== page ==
Education

Why this instructional technologist supports print materials

As a coordinator of elementary schools and instructional technology at Talladega County Schools in Alabama, I play an interesting dual role for the district. My two-part purpose has provided a firsthand look at traditional learning methods merging with newer technology. From this unique perspective, I’ve recognized that both print and online learning materials have significant benefits to students. Even though instructional technology can make learning more engaging to students with all the enticing bells and whistles, I’ve witnessed a real need for print resources in everyday teaching.

Print has been important in our blended schedule since COVID-19 began. Essentially, the pandemic forced us to adjust our methods of delivering instruction. Our blended model provides two days of learning at home and two days at school. The addition of print resources as take-home assignments has turned out to be a great success.

Print for parents

When operations shut down in the COVID spring, we immediately noticed that parents were struggling with the technology side of the equation. Print materials came to the rescue, making it easy for them to support their kids with packets and booklets. From the equity side, both print and technology are offered to ensure that all situations remain equal regardless of the home’s economic setup. All students and parents are better positioned for an optimal learning environment by providing online and print options.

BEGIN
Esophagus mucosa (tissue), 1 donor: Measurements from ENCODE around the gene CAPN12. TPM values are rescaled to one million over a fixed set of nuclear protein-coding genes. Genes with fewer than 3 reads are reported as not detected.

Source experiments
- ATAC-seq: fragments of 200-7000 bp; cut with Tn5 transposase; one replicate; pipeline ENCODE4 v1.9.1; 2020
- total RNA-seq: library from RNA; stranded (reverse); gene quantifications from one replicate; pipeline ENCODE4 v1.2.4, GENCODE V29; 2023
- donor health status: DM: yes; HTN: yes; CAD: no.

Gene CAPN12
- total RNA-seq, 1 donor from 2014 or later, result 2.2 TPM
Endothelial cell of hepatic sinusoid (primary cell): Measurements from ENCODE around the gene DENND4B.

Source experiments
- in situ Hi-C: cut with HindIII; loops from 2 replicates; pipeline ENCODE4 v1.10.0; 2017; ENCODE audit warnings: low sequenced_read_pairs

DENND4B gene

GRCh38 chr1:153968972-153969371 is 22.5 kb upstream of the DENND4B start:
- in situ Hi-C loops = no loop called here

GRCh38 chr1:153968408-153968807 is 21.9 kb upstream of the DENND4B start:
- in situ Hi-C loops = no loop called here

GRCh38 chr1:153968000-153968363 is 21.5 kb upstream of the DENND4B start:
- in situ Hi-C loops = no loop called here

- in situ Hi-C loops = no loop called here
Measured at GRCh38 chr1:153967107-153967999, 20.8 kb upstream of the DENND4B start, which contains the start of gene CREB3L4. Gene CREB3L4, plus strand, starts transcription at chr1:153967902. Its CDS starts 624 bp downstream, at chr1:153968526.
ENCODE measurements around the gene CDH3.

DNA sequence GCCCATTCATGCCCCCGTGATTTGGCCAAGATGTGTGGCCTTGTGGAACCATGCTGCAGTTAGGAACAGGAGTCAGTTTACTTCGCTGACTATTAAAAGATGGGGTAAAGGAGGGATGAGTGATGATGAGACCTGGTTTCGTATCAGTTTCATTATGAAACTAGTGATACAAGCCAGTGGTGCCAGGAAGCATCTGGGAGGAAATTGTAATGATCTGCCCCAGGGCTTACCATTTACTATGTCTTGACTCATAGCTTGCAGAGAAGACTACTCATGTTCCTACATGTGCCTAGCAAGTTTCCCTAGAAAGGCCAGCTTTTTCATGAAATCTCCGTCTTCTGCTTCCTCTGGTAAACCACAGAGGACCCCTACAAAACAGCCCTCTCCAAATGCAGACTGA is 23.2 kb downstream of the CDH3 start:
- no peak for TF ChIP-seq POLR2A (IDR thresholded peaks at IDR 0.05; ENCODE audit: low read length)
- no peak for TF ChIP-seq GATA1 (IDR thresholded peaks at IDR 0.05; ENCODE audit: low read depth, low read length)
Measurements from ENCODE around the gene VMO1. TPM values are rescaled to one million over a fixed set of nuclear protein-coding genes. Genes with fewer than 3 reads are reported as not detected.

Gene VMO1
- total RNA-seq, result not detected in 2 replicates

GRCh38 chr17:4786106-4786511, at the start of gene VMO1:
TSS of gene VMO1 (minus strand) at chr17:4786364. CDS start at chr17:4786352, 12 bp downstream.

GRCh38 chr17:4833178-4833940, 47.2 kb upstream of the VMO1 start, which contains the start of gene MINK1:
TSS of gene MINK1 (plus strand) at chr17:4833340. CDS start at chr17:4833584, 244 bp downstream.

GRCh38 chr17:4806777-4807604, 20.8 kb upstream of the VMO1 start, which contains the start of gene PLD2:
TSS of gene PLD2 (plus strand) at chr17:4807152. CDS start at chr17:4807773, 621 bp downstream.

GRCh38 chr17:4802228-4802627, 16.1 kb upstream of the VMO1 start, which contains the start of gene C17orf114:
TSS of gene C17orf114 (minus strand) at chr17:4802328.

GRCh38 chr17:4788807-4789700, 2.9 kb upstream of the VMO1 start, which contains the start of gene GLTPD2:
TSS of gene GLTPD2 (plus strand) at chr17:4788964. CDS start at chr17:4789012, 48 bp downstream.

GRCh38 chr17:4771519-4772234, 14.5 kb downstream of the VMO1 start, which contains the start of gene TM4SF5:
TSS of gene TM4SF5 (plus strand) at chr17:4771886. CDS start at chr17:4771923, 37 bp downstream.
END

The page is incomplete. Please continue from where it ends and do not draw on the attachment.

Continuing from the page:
For some parents, there is a built-in reluctance to technology that takes time to dissipate. I remember personally taking some time to move over to the Kindle, for instance. I missed holding and bookmarking a book, which gave me a sense of accomplishment. Now, I read both hard copies and digital and carry over this same approach for students. Options are useful when it comes to education.

About the Author:





Dr. Brooke Morgan serves as Coordinator of Innovative Learning and Elementary Education for Talladega County Schools. Dr. Morgan has over 20 years of experience with 12 of those years being in school administration. She is a graduate of Auburn University and also has obtained post-secondary degrees from Jacksonville State and Samford University. She is the recipient of the Marbury Technology Innovation Administrator Award given by the Alabama State Department of Education and the Outstanding Curriculum Leader Award given by the Alabama Association for Supervision and Curriculum Development.




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